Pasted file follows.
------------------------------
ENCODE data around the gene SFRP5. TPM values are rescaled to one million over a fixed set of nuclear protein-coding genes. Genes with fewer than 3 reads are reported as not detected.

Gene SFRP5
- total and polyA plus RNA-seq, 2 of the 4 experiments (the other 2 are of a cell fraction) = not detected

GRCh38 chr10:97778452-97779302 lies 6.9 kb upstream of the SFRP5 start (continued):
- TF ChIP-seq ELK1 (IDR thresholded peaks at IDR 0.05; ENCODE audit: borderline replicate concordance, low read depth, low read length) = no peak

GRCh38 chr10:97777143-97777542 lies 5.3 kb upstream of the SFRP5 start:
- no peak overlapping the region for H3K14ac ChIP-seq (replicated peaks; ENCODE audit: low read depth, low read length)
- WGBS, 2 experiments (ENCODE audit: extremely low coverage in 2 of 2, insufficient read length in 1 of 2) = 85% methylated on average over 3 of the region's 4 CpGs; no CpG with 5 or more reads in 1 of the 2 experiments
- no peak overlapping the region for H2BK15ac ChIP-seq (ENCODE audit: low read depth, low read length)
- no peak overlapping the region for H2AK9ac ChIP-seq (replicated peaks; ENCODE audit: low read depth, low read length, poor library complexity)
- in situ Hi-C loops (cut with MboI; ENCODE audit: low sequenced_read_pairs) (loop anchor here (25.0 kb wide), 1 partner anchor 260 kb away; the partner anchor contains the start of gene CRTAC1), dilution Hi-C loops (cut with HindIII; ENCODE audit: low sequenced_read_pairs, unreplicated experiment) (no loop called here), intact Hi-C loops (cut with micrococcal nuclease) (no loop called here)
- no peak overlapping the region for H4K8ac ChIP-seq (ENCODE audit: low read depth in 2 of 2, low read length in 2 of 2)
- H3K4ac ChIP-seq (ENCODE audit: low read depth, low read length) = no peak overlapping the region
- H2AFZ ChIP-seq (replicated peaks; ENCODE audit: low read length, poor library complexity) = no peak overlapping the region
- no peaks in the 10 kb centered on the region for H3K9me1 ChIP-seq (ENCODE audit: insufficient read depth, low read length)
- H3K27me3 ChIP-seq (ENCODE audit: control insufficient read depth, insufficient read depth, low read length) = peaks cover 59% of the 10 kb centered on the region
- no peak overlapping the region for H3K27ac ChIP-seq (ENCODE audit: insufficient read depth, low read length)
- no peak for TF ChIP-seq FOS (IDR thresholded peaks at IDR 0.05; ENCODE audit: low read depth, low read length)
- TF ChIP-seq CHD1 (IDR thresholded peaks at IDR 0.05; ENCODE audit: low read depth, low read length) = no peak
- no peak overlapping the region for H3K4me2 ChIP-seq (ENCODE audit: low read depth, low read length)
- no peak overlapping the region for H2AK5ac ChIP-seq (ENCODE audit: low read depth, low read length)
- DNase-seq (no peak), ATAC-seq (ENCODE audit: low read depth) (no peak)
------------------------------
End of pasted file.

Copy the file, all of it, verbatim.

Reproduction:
ENCODE data around the gene SFRP5. TPM values are rescaled to one million over a fixed set of nuclear protein-coding genes. Genes with fewer than 3 reads are reported as not detected.

Gene SFRP5
- total and polyA plus RNA-seq, 2 of the 4 experiments (the other 2 are of a cell fraction) = not detected

GRCh38 chr10:97778452-97779302 lies 6.9 kb upstream of the SFRP5 start (continued):
- TF ChIP-seq ELK1 (IDR thresholded peaks at IDR 0.05; ENCODE audit: borderline replicate concordance, low read depth, low read length) = no peak

GRCh38 chr10:97777143-97777542 lies 5.3 kb upstream of the SFRP5 start:
- no peak overlapping the region for H3K14ac ChIP-seq (replicated peaks; ENCODE audit: low read depth, low read length)
- WGBS, 2 experiments (ENCODE audit: extremely low coverage in 2 of 2, insufficient read length in 1 of 2) = 85% methylated on average over 3 of the region's 4 CpGs; no CpG with 5 or more reads in 1 of the 2 experiments
- no peak overlapping the region for H2BK15ac ChIP-seq (ENCODE audit: low read depth, low read length)
- no peak overlapping the region for H2AK9ac ChIP-seq (replicated peaks; ENCODE audit: low read depth, low read length, poor library complexity)
- in situ Hi-C loops (cut with MboI; ENCODE audit: low sequenced_read_pairs) (loop anchor here (25.0 kb wide), 1 partner anchor 260 kb away; the partner anchor contains the start of gene CRTAC1), dilution Hi-C loops (cut with HindIII; ENCODE audit: low sequenced_read_pairs, unreplicated experiment) (no loop called here), intact Hi-C loops (cut with micrococcal nuclease) (no loop called here)
- no peak overlapping the region for H4K8ac ChIP-seq (ENCODE audit: low read depth in 2 of 2, low read length in 2 of 2)
- H3K4ac ChIP-seq (ENCODE audit: low read depth, low read length) = no peak overlapping the region
- H2AFZ ChIP-seq (replicated peaks; ENCODE audit: low read length, poor library complexity) = no peak overlapping the region
- no peaks in the 10 kb centered on the region for H3K9me1 ChIP-seq (ENCODE audit: insufficient read depth, low read length)
- H3K27me3 ChIP-seq (ENCODE audit: control insufficient read depth, insufficient read depth, low read length) = peaks cover 59% of the 10 kb centered on the region
- no peak overlapping the region for H3K27ac ChIP-seq (ENCODE audit: insufficient read depth, low read length)
- no peak for TF ChIP-seq FOS (IDR thresholded peaks at IDR 0.05; ENCODE audit: low read depth, low read length)
- TF ChIP-seq CHD1 (IDR thresholded peaks at IDR 0.05; ENCODE audit: low read depth, low read length) = no peak
- no peak overlapping the region for H3K4me2 ChIP-seq (ENCODE audit: low read depth, low read length)
- no peak overlapping the region for H2AK5ac ChIP-seq (ENCODE audit: low read depth, low read length)
- DNase-seq (no peak), ATAC-seq (ENCODE audit: low read depth) (no peak)